Disrupting astrocyte–neuron lactate transfer persistently reduces conditioned responses to cocaine

B Boury-Jamot, A Carrard, J L Martin, O Halfon, Pierre J. Magistretti, B Boutrel

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88 Scopus citations


A central problem in the treatment of drug addiction is the high risk of relapse often precipitated by drug-associated cues. The transfer of glycogen-derived lactate from astrocytes to neurons is required for long-term memory. Whereas blockade of drug memory reconsolidation represents a potential therapeutic strategy, the role of astrocyte–neuron lactate transport in long-term conditioning has received little attention. By infusing an inhibitor of glycogen phosphorylase into the basolateral amygdala of rats, we report that disruption of astrocyte-derived lactate not only transiently impaired the acquisition of a cocaine-induced conditioned place preference but also persistently disrupted an established conditioning. The drug memory was rescued by L-Lactate co-administration through a mechanism requiring the synaptic plasticity-related transcription factor Zif268 and extracellular signal-regulated kinase (ERK) signalling pathway but not the brain-derived neurotrophic factor (Bdnf). The long-term amnesia induced by glycogenolysis inhibition and the concomitant decreased expression of phospho-ERK were both restored with L-Lactate co-administration. These findings reveal a critical role for astrocyte-derived lactate in positive memory formation and highlight a novel amygdala-dependent reconsolidation process, whose disruption may offer a novel therapeutic target to reduce the long-lasting conditioned responses to cocaine.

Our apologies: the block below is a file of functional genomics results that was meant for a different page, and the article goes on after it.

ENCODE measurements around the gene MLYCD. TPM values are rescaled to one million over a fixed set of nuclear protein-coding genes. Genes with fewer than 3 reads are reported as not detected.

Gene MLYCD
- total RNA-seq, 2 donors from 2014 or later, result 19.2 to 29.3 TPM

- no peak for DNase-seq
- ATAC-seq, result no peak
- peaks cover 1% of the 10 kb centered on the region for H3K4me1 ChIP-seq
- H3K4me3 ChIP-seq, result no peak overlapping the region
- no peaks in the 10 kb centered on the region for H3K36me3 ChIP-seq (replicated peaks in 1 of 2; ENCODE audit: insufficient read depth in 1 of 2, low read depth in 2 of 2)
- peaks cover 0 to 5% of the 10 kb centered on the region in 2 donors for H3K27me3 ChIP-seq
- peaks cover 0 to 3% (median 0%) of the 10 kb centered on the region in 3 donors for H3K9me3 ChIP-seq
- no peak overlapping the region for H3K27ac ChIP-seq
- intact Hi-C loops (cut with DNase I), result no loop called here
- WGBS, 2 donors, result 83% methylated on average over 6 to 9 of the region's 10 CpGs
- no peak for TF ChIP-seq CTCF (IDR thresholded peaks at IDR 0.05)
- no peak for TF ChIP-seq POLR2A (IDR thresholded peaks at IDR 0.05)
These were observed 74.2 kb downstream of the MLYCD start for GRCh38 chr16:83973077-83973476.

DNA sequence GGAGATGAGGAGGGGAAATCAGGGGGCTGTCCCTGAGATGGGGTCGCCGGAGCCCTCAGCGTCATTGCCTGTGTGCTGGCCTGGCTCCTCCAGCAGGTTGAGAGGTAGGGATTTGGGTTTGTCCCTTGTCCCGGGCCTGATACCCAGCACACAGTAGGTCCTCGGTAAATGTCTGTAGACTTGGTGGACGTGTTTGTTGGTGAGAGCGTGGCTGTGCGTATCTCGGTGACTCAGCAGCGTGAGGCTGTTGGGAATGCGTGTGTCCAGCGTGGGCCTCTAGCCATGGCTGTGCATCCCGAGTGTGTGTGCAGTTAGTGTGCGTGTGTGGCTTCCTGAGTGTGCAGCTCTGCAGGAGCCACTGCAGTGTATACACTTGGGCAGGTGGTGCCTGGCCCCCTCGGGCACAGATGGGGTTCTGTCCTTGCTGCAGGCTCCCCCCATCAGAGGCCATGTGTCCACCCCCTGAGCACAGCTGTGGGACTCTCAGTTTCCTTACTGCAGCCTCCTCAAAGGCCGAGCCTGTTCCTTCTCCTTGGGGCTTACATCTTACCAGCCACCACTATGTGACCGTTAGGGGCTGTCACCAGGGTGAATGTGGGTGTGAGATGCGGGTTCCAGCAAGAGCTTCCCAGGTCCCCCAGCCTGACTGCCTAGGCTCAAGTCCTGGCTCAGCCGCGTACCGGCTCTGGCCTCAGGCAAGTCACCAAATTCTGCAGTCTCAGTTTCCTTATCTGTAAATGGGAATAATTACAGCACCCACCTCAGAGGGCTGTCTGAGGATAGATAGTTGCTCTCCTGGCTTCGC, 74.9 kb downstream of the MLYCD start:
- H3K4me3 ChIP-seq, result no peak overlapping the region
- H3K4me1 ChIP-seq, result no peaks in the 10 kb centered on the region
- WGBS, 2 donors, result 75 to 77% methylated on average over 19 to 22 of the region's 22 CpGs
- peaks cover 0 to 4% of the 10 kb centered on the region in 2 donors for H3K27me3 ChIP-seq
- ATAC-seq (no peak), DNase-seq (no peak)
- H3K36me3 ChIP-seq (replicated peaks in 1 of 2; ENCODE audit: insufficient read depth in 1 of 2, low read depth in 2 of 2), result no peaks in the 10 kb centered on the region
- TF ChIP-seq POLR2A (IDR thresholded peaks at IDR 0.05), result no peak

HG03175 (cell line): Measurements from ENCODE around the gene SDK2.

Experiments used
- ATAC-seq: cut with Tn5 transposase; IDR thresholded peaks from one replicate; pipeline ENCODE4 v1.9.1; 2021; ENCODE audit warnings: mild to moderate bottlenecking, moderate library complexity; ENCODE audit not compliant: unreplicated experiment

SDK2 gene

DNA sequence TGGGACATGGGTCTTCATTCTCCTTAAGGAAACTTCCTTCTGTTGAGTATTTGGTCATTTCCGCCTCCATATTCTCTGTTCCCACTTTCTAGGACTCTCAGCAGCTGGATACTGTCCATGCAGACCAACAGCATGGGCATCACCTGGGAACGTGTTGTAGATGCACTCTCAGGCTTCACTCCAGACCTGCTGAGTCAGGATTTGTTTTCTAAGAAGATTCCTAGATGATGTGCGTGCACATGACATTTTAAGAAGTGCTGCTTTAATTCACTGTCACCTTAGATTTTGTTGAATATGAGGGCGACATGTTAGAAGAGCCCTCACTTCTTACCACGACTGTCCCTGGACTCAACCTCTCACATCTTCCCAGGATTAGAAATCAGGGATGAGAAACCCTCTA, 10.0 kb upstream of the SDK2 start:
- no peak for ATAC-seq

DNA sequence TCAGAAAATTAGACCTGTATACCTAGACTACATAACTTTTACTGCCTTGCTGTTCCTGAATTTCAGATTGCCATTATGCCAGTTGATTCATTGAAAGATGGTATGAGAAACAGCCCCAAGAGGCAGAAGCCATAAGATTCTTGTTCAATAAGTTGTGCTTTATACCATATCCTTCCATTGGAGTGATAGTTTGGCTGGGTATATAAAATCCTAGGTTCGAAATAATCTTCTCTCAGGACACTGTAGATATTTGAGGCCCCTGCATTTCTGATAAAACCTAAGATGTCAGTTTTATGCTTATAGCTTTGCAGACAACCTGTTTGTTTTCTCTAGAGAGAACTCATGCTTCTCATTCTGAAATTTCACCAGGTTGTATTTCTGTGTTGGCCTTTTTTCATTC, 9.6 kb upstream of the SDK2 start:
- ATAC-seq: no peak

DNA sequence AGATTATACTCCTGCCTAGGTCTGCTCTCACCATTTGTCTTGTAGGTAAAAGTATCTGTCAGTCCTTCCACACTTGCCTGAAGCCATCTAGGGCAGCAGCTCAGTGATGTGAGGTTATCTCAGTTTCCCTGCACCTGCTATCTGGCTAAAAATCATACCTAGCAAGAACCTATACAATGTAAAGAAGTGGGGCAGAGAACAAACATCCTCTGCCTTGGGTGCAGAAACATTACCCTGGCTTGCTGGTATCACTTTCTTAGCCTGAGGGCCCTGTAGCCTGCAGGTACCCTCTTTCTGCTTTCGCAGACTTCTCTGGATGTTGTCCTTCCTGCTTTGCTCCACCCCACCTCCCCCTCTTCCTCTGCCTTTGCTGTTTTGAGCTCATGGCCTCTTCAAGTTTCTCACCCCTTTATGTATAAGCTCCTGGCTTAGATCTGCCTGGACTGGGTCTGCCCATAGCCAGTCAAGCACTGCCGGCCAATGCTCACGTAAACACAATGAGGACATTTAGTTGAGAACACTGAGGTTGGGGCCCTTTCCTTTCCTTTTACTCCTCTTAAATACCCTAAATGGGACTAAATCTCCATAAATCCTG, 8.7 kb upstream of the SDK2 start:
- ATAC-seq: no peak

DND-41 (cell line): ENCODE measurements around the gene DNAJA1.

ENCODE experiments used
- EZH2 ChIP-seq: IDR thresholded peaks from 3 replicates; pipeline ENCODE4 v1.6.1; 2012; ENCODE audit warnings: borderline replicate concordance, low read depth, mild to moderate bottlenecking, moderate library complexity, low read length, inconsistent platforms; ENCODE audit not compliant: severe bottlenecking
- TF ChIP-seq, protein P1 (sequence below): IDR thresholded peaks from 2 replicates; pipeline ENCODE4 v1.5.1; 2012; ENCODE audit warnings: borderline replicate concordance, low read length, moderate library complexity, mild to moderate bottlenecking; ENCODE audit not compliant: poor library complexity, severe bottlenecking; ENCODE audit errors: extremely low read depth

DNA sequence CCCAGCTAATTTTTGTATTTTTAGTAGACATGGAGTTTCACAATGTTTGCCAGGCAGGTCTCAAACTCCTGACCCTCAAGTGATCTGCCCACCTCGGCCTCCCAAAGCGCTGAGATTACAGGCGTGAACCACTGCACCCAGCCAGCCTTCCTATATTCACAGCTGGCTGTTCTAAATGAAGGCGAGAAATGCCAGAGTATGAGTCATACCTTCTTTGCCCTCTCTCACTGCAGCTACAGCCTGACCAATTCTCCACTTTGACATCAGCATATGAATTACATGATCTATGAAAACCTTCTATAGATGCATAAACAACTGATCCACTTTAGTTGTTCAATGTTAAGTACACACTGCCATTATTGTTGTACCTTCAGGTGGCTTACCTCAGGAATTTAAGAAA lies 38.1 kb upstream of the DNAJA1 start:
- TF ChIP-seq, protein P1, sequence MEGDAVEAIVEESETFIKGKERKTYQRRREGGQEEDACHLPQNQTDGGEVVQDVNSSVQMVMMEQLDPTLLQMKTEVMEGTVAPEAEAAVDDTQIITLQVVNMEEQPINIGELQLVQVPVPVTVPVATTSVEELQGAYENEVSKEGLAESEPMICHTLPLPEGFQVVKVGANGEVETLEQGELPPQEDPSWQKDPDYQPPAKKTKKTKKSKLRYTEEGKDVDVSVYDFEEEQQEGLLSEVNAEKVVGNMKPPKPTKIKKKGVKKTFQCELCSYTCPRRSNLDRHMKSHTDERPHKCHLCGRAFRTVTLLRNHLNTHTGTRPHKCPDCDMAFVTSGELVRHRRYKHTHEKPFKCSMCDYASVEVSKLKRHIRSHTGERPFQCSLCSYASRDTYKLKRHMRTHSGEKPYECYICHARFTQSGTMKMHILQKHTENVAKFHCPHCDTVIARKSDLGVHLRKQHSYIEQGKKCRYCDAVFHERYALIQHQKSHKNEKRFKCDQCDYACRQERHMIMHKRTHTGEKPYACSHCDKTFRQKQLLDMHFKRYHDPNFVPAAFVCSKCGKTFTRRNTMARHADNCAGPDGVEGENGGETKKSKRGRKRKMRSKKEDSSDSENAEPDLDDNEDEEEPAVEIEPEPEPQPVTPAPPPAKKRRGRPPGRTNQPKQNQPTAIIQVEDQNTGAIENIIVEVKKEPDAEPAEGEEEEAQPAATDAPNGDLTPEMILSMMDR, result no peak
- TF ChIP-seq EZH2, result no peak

Original languageEnglish (US)
Pages (from-to)1070-1076
Number of pages7
JournalMolecular Psychiatry
Issue number8
StatePublished - Oct 27 2015

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KAUST Repository Item: Exported on 2020-10-01


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